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Major Overview: Behavioral Psychology Program

Majors Overview April 6, 2015

Get information about bachelor’s degree programs in behavioral psychology and their education requirements, coursework, career choices, job and wage outlook, and continuing education choices.

Bachelor’s Degree Programs in Behavioral Psychology

An examination of the way people change at the group and individual levels is the focus of a sector of the psychology field known as behavioral science. Schools most commonly offer a Bachelor of Science (B.S.) in Behavioral Science aimed at providing students with a grasp of abnormal and normal human development, in addition to behavior patterns across cultures.

Core coursework in behavioral science undergraduate degree programs includes the basic principles of sociology, anthropology, and psychology. Students learn ways of building professional, ethical, and interpersonal knowledge and skills apart from developing their research and counseling capabilities.

Work–study experiences or hands-on internships are often required to be completed by behavioral science majors, thereby allowing them to engage in applying behavioral psychology theories to actual patients while under supervision.

Education Requirements

Four-year universities and colleges commonly offer behavioral science degree programs wherein admission criteria require incoming students to hold a GED certificate or a high school diploma. Before they graduate from the program, students may be expected to complete general education courses related to sociology, psychology, English, and communication.


Program coursework is devised to provide students with both practical and theoretical backgrounds in behavioral psychology. Core coursework may include topic areas such as the following:

•Social change
•Abnormal psychology
•Interpersonal communication
•Cultural anthropology
•Ethics in behavioral science
•Introductory psychology
•Lifespan development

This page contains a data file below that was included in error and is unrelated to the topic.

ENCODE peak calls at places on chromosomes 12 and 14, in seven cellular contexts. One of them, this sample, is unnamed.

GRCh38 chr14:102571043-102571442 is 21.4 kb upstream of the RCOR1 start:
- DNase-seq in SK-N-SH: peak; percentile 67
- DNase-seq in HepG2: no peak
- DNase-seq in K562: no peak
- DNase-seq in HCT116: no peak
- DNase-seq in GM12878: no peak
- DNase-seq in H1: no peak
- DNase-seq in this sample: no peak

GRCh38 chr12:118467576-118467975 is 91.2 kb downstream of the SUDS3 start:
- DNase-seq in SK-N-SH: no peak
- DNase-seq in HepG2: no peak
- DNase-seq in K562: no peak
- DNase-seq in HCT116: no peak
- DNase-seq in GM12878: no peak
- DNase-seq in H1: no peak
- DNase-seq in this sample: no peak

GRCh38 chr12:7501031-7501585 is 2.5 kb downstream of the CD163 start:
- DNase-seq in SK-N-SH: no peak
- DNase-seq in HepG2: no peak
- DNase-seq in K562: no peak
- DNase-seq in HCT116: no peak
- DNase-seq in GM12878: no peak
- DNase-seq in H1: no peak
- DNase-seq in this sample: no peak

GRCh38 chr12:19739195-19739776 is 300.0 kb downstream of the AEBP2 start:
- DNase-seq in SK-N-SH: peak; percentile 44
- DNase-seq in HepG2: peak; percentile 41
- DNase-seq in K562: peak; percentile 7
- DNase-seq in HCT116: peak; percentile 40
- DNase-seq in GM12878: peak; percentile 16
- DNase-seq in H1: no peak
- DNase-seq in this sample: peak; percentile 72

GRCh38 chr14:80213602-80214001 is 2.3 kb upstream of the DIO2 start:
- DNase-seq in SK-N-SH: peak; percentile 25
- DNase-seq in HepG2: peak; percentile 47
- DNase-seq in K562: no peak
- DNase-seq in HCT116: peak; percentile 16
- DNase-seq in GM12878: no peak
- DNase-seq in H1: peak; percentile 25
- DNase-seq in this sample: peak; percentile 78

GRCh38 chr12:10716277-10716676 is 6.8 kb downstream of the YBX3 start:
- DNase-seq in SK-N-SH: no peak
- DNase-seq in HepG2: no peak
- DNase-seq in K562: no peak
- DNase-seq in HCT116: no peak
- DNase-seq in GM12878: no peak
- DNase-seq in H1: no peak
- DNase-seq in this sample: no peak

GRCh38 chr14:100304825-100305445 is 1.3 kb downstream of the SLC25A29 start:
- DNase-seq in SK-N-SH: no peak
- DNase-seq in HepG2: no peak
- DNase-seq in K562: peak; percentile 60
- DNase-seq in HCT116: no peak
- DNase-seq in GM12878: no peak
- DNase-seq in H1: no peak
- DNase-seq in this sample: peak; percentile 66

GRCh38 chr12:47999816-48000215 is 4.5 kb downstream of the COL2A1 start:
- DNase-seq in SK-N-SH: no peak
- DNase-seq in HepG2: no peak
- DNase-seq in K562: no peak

•Group dynamics
•Personality theory

Career Choices

Completion of the broad degree program of behavioral science can open up many professional opportunities with a focus on studying and helping people. They may aspire for various job positions — some of which may require teacher certification or other additional credentials:

•Behavioral health technician
•Behavioral science specialist
•Special education teacher
•Behavioral researcher
•Healthcare program director
•Social worker
•Market research analyst

Job and Wage Outlook

Over the 2012 – 2022 decade, job growth rates of 19% have been predicted for professionals in the field of social work (U.S. Bureau of Labor Statistics). Counselors are expected to see 12% growth rates over the same decade. Social workers and counselors bring home respective average annual wage of $44,200 and $53,610.

Continuing Education Choices

Earning a bachelor’s degree program in behavioral science can give graduates several possible career choices; similarly, those who seek continuing education can avail several graduate program choices, such as master’s degrees in fields such as anthropology, counseling, psychology, or sociology. Continuing studies may include Ph.D. programs in these fields, the completion of which can prepare them for careers in academia or research.

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